Let's see what the music21 Python library thinks about the example chord progressions.
from music21 import stream, harmony
s = stream.Stream()
for d in chords_string.replace('b', '-').strip().split():
print(guess_key('C Dm Am F'))
print(guess_key('Am Em F G'))
The output of our program:
For the A minor song, music21 agreed with you, but what's with the other one? Did the computer make a mistake, is F major wrong? Are you wrong and is Rihanna wrong? No, nobody is wrong. F major is one possible guess out of many, based on too little information.
Using different rhythmic emphasis, and the melody and depending on the listener, and even the mixing of the song, it is possible to use that exact chord sequence in a song that gets perceived by someone as being in C major or F major, and their relative minor keys Am and Dm as well.
Counter-examples that show it is not possible to determine a key from chord and pitch lists
Here is an example song with C - Dm - Am - F in F or Dm.
And here's another song with C - Dm - Am - F, but this time in C.
I deliberately avoided using the giveaway notes B and Bb anywhere in the melodies. And it's still a subjective issue. Maybe you hear those in a different key than I did. At least Dekkadeci felt the key was still C even with this melody. I certainly didn't. But from what I can see, with this counter-example, I demonstrated that in the general case, it is not possible to "correctly" determine a key from a chord sequence. And it doesn't help even if you're given the sets of all pitches in the songs. The pitch sets are the same in both songs: C, D, E, F, G, A.
But how then do you know what key you should say the song is in?
Just like you already did - it is what it feels like to you. Saying that a song is in a key is a subjective statement. If you say "this is in A minor", it means that you personally and subjectively feel that A minor is the most prominent center-of-balance of that song's harmony, and it's the least misleading thing to say. For a lot of songs it's a compromise anyway, and in a lot of Western pop music the center of balance is not very strongly on either the major key or its relative minor key.
Personally, for most intents and purposes, I consider A minor and C major to be the same key. A person standing on two feet, sometimes their weight is slightly more on the left foot, sometimes on the right. But our language for talking about music has evolved in old times where people could only afford to wear a shoe in one foot at a time, so when we say that a person is standing, it is not possible to say that without specifying either the left or the right foot as the one that the person is standing on.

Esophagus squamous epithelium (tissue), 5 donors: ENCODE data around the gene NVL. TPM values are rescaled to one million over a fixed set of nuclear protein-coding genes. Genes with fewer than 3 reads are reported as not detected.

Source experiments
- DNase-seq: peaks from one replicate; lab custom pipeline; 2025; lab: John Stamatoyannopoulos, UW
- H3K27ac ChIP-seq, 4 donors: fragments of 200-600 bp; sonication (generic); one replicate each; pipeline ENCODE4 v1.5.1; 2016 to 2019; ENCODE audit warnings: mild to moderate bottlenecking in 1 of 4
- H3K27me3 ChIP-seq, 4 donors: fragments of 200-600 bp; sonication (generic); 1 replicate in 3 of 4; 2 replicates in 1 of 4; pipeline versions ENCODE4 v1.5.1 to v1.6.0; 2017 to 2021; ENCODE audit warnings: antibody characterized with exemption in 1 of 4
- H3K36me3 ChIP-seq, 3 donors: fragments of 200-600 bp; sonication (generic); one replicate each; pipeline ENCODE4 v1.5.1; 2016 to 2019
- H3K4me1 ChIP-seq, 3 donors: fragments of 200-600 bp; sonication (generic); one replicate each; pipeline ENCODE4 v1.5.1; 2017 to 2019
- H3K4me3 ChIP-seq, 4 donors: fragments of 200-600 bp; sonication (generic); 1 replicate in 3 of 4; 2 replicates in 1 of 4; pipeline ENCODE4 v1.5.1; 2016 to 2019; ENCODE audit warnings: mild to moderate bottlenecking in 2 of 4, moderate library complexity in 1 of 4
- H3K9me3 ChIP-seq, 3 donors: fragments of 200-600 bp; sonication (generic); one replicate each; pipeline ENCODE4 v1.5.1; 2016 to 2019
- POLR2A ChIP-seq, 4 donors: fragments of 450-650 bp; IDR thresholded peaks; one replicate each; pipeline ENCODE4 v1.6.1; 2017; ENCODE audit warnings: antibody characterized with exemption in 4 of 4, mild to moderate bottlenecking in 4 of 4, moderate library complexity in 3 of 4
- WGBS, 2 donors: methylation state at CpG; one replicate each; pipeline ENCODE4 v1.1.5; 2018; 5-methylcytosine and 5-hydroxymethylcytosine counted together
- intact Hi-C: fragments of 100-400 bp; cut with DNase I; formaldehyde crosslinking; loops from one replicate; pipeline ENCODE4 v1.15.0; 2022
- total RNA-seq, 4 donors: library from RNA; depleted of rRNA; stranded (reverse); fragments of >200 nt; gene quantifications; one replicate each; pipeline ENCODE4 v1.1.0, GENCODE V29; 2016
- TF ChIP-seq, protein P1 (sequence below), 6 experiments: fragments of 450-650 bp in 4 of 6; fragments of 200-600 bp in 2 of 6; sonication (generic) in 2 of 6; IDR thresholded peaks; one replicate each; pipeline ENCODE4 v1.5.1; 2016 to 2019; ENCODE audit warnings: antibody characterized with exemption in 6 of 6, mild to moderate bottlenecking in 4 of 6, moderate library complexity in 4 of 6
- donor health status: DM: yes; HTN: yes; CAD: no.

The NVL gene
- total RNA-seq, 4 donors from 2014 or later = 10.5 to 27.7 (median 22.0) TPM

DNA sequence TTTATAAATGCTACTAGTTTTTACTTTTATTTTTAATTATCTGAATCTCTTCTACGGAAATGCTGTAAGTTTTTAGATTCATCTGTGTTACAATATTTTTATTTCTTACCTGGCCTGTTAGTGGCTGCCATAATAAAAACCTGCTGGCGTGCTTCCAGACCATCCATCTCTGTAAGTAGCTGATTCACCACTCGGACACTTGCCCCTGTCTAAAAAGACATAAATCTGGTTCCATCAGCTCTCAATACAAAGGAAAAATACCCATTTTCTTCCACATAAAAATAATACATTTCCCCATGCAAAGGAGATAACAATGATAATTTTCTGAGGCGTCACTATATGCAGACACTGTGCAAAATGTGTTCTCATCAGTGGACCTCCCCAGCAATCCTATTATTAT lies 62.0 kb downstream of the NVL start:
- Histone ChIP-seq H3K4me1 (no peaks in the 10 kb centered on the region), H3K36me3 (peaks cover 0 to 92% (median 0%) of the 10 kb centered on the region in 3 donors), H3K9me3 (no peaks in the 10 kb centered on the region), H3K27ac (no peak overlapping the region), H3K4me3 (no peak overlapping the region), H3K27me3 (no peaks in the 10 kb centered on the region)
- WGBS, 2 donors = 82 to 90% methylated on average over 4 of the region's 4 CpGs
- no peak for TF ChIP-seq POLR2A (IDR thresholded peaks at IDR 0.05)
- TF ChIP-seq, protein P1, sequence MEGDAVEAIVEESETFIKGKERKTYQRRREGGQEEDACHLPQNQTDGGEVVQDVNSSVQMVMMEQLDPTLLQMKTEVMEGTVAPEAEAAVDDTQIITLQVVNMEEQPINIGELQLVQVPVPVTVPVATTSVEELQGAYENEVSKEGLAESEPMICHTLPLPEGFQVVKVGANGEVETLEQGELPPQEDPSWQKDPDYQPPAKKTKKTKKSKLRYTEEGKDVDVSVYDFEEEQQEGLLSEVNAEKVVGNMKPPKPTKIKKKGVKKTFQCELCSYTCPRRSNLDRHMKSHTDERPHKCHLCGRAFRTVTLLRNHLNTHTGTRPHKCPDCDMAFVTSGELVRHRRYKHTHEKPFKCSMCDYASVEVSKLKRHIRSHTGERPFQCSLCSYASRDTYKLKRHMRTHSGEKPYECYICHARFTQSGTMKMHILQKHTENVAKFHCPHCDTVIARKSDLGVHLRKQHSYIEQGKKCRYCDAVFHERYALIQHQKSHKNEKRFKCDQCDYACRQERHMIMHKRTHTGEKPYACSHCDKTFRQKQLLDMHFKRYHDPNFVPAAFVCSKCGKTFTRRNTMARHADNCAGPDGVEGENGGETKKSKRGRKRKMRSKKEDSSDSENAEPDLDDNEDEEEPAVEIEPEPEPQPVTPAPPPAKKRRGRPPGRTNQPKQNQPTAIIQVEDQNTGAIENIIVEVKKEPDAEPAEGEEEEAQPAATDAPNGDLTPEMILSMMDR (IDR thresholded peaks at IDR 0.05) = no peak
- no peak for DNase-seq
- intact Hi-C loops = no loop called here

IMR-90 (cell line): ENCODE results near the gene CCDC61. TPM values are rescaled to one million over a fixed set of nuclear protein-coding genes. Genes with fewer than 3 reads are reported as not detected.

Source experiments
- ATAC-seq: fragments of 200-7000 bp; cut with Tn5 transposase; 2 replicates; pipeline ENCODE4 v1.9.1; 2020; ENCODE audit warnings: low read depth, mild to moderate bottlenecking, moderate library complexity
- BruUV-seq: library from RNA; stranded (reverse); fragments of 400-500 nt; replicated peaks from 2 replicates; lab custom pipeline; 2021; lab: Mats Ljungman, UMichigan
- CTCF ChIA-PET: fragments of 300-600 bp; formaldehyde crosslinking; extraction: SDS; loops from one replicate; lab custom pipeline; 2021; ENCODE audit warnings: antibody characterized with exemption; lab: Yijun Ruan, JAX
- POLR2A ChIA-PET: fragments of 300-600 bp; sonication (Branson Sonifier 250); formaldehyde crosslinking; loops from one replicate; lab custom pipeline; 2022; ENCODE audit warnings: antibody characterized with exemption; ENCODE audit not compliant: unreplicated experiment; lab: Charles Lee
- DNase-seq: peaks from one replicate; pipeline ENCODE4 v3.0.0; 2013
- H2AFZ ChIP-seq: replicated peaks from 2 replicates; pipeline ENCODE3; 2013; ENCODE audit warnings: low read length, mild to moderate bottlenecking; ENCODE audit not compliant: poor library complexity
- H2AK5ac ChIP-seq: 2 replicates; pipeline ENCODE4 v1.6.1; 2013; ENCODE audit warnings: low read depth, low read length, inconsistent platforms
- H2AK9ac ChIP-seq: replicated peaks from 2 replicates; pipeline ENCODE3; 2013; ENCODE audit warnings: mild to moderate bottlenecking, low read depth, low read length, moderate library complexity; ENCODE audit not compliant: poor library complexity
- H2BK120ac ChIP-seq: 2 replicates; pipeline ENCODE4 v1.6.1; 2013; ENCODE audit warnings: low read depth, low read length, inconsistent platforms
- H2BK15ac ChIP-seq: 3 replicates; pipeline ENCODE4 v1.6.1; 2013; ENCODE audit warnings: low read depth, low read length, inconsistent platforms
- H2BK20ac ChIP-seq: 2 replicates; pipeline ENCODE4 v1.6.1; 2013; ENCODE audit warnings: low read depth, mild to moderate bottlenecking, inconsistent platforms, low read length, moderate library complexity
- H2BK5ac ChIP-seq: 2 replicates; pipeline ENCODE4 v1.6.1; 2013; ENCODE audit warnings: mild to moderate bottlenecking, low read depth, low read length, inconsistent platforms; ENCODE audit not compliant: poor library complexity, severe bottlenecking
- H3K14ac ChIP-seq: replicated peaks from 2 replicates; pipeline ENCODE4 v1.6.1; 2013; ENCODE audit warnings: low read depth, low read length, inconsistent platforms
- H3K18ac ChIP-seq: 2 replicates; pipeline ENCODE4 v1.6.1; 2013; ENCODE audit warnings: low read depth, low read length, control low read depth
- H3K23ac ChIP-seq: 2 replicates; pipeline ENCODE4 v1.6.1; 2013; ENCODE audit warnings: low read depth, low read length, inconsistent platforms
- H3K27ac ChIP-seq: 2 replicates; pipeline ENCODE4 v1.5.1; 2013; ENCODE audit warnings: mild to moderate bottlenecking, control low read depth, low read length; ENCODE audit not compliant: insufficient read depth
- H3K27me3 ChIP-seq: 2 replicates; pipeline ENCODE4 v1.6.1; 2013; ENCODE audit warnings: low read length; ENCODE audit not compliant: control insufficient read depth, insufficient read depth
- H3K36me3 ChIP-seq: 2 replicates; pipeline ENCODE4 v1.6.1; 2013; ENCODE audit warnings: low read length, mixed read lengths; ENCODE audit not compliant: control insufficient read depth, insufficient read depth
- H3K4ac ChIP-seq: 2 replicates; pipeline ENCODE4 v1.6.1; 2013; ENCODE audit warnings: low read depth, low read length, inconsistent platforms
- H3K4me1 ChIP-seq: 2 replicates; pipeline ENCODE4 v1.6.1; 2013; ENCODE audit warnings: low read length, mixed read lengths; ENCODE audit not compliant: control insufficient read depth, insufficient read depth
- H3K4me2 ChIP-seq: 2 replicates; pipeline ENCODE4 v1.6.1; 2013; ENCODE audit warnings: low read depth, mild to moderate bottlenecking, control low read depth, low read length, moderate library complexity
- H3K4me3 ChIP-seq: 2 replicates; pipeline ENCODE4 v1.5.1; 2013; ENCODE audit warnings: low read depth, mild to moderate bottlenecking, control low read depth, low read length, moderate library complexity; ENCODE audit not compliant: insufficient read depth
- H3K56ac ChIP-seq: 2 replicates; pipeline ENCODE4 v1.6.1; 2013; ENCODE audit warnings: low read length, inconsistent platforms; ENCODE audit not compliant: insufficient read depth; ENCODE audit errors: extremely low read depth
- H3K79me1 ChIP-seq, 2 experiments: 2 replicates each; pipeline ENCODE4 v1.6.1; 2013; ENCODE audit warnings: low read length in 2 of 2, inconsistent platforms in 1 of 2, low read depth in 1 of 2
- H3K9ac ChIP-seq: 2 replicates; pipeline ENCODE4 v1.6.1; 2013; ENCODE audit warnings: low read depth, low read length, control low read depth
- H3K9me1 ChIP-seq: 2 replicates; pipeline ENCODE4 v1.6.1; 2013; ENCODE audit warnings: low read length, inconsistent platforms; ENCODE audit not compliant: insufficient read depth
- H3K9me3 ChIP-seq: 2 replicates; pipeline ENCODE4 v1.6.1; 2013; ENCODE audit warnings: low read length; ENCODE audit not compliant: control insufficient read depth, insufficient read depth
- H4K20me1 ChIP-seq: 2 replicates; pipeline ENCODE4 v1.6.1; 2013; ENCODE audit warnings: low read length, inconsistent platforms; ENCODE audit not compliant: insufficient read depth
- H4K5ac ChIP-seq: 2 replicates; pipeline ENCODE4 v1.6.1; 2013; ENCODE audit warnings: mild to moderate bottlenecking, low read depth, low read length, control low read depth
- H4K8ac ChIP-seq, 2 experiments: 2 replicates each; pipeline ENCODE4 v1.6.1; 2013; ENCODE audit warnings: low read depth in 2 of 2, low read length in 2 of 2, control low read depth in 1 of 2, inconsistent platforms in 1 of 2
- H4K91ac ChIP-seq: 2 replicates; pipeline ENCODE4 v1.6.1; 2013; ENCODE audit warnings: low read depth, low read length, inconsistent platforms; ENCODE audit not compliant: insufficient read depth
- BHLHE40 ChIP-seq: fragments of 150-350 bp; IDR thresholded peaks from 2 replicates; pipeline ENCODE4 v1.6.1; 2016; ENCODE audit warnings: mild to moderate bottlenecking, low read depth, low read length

You have this question because of limitations of our language conventions. If there was an established and known way for saying "the key with C and Am being the joint center of balance without either being significantly more dominant", you would use that idiom. But there isn't, so you don't, and you have this problem.
To develop a sensitivity to this major-or-minor aspect, play existing songs and see how they have been categorized to either major or minor by more experienced people. You can only learn this by doing. It is about skill and experience, not knowledge and logic that you could calculate.
To address the literal question in the title: Is it possible to determine the major/minor key of a song by just looking at the chords?
Sometimes yes, sometimes no. If you see things like Am - Dm - B7 - E7 - Am, you can be pretty sure that it's in A minor. But even the existence of E7 - Am somewhere doesn't mean it's in A minor. Sometimes it is completely ambiguous. Sometimes the tonic chord is not even included in the song at all, the harmony goes around it without ever going "home". You have to listen to it. Here's a song that's clearly in A minor, but there is no Am chord in the whole song, not even once.
(Some theory purist / language correctness police might insist that it must be not said to be in a minor key because there's no leading tone. I say that languages evolve, and the modern de-facto meaning of "key" doesn't require a leading tone.)
Algorithms can do more, if they have more information
All that said, it is possible to get better guesses with algorithms, but you'll have to give them more than just a list of chords and a set of pitches. I took my example songs above and exported them from Sibelius a MIDI files, in different key signatures to demonstrate that Music21 is not just looking at the given key signature (in the MIDI metadata event).
The new program
from music21 import midi
mf = midi.MidiFile()
And the output of the program is:
Here's one of the songs imported to GuitarPro:
So, Music21 is able to figure out that the song is in F, despite the deceptive key signature meta data. But only if it has the melody as well as the chords. I don't know what the key-guessing is based in, maybe some statistical calculation, i.e. how many times each pitch is used. I haven't tried, but I'm pretty sure it wouldn't place the Santrofi song in A minor.
By popular request, here's one more song that starts with a C chord, does not use a Bb note anywhere, and is solidly in F or Dm.